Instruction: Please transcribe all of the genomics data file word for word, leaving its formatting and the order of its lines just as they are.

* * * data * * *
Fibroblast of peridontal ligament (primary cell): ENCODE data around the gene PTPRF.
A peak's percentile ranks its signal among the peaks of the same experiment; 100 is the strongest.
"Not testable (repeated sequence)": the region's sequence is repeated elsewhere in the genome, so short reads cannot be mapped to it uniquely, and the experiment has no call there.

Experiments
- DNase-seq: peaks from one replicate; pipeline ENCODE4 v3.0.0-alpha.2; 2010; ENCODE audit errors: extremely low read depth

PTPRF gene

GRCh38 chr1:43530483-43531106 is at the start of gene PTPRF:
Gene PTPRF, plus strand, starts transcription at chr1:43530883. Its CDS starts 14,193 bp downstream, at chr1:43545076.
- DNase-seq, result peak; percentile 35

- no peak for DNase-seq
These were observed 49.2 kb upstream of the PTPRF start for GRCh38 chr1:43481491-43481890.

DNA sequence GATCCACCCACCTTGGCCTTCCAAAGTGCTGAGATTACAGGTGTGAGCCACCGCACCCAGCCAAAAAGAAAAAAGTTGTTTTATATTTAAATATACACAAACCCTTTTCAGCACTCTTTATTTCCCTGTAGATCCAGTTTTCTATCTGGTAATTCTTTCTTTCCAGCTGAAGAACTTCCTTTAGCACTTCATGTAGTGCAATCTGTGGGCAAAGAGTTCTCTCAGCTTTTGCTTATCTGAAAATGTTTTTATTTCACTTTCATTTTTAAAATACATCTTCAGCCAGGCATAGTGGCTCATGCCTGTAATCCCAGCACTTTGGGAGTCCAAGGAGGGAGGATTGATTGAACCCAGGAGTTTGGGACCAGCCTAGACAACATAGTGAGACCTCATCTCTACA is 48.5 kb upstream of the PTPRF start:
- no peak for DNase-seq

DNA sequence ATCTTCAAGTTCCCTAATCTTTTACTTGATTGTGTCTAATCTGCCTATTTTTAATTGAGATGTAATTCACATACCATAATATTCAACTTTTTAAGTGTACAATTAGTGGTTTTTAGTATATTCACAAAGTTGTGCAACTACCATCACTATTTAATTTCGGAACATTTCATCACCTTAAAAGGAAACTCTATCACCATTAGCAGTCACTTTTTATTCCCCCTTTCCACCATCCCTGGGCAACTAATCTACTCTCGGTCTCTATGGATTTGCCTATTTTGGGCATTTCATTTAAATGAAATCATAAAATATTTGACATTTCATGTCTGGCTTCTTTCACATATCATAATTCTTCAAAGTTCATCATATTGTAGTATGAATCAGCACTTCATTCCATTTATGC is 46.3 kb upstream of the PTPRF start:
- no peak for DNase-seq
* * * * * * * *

Fibroblast of peridontal ligament (primary cell): ENCODE data around the gene PTPRF.
A peak's percentile ranks its signal among the peaks of the same experiment; 100 is the strongest.
"Not testable (repeated sequence)": the region's sequence is repeated elsewhere in the genome, so short reads cannot be mapped to it uniquely, and the experiment has no call there.

Experiments
- DNase-seq: peaks from one replicate; pipeline ENCODE4 v3.0.0-alpha.2; 2010; ENCODE audit errors: extremely low read depth

PTPRF gene

GRCh38 chr1:43530483-43531106 is at the start of gene PTPRF:
Gene PTPRF, plus strand, starts transcription at chr1:43530883. Its CDS starts 14,193 bp downstream, at chr1:43545076.
- DNase-seq, result peak; percentile 35

- no peak for DNase-seq
These were observed 49.2 kb upstream of the PTPRF start for GRCh38 chr1:43481491-43481890.

DNA sequence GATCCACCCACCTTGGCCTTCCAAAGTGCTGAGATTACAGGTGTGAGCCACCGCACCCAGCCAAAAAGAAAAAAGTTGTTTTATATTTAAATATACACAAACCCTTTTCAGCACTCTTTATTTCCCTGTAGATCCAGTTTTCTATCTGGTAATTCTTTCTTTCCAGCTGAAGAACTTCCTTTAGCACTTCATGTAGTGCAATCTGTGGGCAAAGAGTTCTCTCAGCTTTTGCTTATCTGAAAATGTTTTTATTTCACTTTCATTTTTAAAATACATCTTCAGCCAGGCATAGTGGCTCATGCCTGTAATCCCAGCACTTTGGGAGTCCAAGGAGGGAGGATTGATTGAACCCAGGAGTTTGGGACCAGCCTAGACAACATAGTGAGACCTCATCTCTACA is 48.5 kb upstream of the PTPRF start:
- no peak for DNase-seq

DNA sequence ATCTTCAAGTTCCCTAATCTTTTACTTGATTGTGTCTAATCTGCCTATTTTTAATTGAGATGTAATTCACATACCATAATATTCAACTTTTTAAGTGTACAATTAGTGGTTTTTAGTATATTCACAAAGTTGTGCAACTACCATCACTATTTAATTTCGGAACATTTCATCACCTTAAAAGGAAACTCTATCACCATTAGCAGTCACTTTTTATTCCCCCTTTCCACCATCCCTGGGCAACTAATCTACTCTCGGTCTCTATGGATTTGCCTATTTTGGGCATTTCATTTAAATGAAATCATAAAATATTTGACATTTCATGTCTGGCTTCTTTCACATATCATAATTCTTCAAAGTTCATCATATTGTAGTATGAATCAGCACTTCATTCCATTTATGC is 46.3 kb upstream of the PTPRF start:
- no peak for DNase-seq